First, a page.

Writers probably put more effort into naming their characters than most parents do into naming their child. It’s nearly an unending process – looking for names, seeing if they fit, changing the, and repeat. But it’s also an exhilarating process, and when you find the perfect name which just fits, it’s one of the most sublime feelings ever. But how do you reach the fruition of this arduous process? How to choose name of characters in stories? Well here are a few ideas and tips to help you out and name your fictional character.

Don’t have to be very unique or difficult

Writers nowadays are constantly on the lookout for names that are so unique and never heard of that they compromise on the memorability of the name. A name that readers have not encountered before is less likely to stay in their memory than a name they have. Thus, by choosing names that are obscure, one must be careful to see that they’re easy enough to remember. It’s important to remember that the name of the character does not make him or her unique, the way his or her personality is crafted by the writer does.

It shouldn’t be too common either

The flipside of the previous point is also true – names that are too common feel commonplace. One of the first impressions in the book we have of a character is his or her name. And when this first impression is that the name is very common, regular and non-special, it reduces the excitement of the reader. It makes the reader subconsciously generalize this commonality and lack of excitement to the personality of the character. This in turn means that the reader does not invest as much in the character.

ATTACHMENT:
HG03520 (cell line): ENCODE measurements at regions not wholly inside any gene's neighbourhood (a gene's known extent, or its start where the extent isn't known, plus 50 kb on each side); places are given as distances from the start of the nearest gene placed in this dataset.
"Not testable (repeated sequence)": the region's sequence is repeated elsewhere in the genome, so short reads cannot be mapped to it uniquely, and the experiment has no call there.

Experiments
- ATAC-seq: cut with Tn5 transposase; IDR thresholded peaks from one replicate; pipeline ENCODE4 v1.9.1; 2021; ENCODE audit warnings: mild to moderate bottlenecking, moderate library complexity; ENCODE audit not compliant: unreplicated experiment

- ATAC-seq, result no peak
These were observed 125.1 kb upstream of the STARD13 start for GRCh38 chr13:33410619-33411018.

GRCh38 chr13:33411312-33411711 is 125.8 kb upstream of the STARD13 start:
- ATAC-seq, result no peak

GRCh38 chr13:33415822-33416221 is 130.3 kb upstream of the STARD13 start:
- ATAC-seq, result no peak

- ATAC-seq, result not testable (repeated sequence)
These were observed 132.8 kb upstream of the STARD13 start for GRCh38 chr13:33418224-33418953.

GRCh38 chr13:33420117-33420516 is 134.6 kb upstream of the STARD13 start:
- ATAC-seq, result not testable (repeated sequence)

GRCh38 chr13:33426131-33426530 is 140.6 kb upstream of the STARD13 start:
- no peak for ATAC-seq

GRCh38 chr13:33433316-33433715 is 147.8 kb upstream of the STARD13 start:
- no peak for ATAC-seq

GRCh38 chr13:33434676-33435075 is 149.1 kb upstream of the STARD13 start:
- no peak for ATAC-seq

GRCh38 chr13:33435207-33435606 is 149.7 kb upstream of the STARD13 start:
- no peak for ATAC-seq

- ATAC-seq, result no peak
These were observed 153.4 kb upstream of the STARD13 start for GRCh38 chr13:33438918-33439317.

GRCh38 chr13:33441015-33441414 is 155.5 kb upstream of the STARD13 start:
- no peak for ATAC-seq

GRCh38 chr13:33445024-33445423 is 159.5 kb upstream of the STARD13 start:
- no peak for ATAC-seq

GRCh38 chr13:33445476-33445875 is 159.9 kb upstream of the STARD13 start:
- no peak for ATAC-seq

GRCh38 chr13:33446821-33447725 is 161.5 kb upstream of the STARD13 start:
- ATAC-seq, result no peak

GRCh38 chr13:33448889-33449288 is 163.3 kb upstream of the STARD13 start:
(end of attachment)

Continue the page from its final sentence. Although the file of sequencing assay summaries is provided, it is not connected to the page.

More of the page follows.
Keep the setting in mind

The sensibility of time and place is crucial to any work of art. A book that takes place in the 1700s or 2700s cannot have the same character names as a book that takes place in current times. The trends in names of people change approximately with every generation, so cohort must be kept in mind while selecting names. The same goes with places as well. Different places have different characteristic names. For instance, Germans have a lot of ‘w’s in their name while Bengalis have a lot of ‘b’s and ‘o’s in their names.

Can allude to certain distinctive qualities or central traits

Of course, the character names should have some inherent significance. If, for instance, you name your character Jane, your readers are going to immediately think of her as ‘plain’ due to the popular idiom ‘plain Jane’. Similarly, you are subconsciously influencing your reader’s perceptions of the characters through their names. The names speak to readers and prompt them to think of the characters in a certain way, putting them in a certain mindset. It’s thus important to use names that have a semantic significance to the personality of characters.

Should be in sync with the mood, tone and writer’s process

It’s extremely important for the names of characters to feel authentic to the writing process. If it feels contrived and artificial, it’s highly likely that readers will catch up on the fact. Using names that instinctively feel ‘right’ or ‘suitable’ usually flow well too. Just like most other aspects of writing are intuitively appropriate, this is too. This is also because what instinctively feels right also fits in with the mood and tone of the book. A peppy name like ‘Joy’ or ‘Hope’ may perhaps be unsuitable and even detrimental for a dark or gothic book or even a horror novel. Similarly, a serious name like ‘Artemis’ or ‘Alethea’ may be unsuitable for a farcical comedy. Usually, however, the latter is more acceptable than the former.

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